The best time to harvest beets for cooking greens is really any time during the plant’s lifecycle. Yes, you can cook baby beet greens, but greens at their maximum maturity are still delicious cooked. The cooking process breaks down their tough texture. This means there are no hard-and-fast rules regarding when to harvest beets for cooking greens.
At my house, I steal a handful of leaves for cooking every two or three weeks as the roots mature, always being sure to harvest no more than a third of the plant at any one time (they need those leaves to photosynthesize and form large roots). Then, when I pull the root from the soil for the final harvest, I also cook up the greens so they don’t go to waste.
When to harvest beets for their roots
I’m willing to bet that most of you reading this article are primarily interested in knowing when to harvest beets for their edible roots. To determine the optimum harvest time start by asking yourself the following questions:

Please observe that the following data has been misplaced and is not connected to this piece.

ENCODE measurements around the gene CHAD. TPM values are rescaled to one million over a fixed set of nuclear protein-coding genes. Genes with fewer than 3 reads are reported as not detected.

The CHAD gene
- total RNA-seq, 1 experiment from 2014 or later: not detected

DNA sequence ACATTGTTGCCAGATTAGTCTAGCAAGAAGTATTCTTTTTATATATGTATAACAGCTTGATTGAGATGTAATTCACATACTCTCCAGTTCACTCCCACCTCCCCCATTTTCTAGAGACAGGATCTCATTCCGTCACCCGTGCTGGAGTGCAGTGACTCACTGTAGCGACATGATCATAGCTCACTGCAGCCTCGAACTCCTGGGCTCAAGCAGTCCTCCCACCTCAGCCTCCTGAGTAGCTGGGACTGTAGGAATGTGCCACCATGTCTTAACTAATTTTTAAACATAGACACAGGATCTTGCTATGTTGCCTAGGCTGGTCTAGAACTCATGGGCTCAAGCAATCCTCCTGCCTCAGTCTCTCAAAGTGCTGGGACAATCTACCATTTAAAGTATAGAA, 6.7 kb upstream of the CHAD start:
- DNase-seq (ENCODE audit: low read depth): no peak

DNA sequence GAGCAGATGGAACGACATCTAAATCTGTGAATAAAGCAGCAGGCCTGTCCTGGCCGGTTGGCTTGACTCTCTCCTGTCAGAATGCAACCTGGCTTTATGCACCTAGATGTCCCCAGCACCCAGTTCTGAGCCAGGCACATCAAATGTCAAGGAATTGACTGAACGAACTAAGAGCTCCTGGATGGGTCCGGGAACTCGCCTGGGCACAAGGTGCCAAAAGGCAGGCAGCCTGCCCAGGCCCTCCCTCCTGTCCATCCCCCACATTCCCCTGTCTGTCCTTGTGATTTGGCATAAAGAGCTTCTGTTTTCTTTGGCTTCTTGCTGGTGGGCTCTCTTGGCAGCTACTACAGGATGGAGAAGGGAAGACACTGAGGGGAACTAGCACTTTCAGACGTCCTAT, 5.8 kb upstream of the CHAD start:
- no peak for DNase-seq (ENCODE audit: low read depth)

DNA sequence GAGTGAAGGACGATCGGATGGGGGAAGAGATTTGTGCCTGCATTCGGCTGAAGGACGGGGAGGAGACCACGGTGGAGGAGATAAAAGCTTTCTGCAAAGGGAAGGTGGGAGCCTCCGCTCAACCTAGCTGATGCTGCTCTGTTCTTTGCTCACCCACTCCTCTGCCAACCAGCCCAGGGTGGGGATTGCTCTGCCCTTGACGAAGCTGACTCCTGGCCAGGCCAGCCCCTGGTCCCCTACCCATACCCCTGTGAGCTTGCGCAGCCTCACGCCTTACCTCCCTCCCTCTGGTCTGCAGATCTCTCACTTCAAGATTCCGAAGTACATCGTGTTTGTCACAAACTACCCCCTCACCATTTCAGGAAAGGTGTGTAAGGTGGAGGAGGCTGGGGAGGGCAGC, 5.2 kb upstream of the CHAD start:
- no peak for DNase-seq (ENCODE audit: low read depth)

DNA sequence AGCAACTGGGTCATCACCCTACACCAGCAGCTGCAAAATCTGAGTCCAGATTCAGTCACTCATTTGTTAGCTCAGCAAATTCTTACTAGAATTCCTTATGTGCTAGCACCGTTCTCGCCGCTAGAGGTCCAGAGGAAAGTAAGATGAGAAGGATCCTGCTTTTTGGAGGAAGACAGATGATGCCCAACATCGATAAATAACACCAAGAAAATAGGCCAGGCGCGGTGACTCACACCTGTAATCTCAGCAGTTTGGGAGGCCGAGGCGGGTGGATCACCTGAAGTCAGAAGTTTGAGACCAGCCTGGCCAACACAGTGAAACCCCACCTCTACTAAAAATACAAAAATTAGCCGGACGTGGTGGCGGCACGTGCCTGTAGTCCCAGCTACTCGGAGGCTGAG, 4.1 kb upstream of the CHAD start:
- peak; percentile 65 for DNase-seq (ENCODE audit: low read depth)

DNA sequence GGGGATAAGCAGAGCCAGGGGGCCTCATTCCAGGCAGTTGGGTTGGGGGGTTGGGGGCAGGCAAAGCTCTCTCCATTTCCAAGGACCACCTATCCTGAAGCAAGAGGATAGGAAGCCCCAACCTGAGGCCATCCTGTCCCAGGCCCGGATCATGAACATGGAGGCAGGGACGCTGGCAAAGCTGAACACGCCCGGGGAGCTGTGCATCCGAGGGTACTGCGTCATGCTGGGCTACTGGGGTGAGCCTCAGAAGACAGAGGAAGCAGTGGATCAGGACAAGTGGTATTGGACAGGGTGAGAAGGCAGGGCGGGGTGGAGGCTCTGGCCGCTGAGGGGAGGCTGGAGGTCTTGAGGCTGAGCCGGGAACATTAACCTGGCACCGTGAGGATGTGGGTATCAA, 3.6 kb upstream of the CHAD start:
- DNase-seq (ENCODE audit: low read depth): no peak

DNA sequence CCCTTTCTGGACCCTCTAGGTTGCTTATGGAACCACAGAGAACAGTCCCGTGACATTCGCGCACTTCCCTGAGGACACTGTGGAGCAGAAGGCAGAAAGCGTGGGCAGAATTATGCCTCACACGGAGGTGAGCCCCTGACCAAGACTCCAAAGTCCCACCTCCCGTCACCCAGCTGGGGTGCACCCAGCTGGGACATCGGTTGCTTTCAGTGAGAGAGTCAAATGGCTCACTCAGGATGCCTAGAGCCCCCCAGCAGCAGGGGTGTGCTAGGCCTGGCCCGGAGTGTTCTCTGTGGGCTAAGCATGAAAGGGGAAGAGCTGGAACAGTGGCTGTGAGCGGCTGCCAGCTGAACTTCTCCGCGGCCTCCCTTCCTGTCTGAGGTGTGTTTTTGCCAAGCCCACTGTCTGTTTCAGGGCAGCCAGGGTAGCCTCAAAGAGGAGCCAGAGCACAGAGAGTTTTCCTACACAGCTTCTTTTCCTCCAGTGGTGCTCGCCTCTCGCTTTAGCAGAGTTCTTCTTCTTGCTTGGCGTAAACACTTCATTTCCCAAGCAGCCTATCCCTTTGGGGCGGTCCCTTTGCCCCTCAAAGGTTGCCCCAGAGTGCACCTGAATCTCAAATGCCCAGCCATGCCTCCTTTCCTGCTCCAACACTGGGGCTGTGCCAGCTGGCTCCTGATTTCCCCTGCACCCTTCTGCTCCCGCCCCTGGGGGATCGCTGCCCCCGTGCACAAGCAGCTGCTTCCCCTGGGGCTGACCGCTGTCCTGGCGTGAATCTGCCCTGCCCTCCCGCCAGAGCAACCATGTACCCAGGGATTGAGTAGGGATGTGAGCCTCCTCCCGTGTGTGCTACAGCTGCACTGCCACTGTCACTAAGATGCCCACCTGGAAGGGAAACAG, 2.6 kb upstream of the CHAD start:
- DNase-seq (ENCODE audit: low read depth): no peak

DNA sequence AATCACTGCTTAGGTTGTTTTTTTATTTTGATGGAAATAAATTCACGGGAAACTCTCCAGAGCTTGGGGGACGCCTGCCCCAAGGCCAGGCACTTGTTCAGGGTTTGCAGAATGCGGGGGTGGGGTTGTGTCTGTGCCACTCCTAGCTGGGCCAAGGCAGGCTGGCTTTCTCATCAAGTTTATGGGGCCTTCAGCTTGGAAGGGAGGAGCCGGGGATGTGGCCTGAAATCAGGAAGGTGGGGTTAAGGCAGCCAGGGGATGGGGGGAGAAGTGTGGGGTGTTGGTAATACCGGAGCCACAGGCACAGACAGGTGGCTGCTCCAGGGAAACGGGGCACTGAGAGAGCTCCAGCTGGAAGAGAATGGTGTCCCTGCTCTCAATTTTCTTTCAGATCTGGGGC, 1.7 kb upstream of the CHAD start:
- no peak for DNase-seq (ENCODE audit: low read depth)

- How do I plan to cook or prepare the beets?
- Do I mind peeling them?
- Is my harvest going to be pickled or canned?
- Am I going to be storing the roots long-term?
Once you know the answer to those four questions, you can determine the best time to pull beets from the garden. Let’s consider each one of those questions as we explore how your answers determine when to harvest beets from your garden.
When to harvest beets as baby beets
If you hate peeling and/or cutting beets and want to take the easiest route, harvest your beets at the baby stage. The baby beet stage is when they are around the size of a ping-pong ball. When the roots are this young, the skin is very soft and tender, and there’s no need to peel them prior to cooking. Just scrub them clean and cook them whole.